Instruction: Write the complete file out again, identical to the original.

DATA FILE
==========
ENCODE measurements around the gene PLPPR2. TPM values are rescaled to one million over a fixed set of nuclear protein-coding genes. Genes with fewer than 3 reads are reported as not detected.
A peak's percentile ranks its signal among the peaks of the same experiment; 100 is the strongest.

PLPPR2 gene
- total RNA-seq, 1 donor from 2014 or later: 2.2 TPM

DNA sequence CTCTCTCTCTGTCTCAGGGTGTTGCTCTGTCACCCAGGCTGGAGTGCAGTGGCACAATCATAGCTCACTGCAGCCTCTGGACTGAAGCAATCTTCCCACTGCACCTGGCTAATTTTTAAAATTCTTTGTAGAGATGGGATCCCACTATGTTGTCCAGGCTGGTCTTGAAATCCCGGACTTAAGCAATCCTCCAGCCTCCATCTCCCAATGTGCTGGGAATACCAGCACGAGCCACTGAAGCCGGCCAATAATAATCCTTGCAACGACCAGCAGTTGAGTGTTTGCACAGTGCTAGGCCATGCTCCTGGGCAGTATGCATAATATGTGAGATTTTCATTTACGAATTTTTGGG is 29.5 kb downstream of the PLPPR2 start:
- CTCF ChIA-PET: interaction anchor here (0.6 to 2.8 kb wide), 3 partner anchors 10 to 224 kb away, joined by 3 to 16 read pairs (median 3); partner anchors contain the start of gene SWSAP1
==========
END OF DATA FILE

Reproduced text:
ENCODE measurements around the gene PLPPR2. TPM values are rescaled to one million over a fixed set of nuclear protein-coding genes. Genes with fewer than 3 reads are reported as not detected.
A peak's percentile ranks its signal among the peaks of the same experiment; 100 is the strongest.

PLPPR2 gene
- total RNA-seq, 1 donor from 2014 or later: 2.2 TPM

DNA sequence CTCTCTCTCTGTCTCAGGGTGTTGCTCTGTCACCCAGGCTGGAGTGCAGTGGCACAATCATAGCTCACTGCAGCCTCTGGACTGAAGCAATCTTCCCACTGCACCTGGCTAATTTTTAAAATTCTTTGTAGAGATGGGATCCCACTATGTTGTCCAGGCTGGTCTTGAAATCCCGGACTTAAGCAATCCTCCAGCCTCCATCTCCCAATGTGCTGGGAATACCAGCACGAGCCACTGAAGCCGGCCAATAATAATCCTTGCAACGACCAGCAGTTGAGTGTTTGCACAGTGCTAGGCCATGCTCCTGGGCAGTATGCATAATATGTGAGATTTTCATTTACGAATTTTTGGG is 29.5 kb downstream of the PLPPR2 start:
- CTCF ChIA-PET: interaction anchor here (0.6 to 2.8 kb wide), 3 partner anchors 10 to 224 kb away, joined by 3 to 16 read pairs (median 3); partner anchors contain the start of gene SWSAP1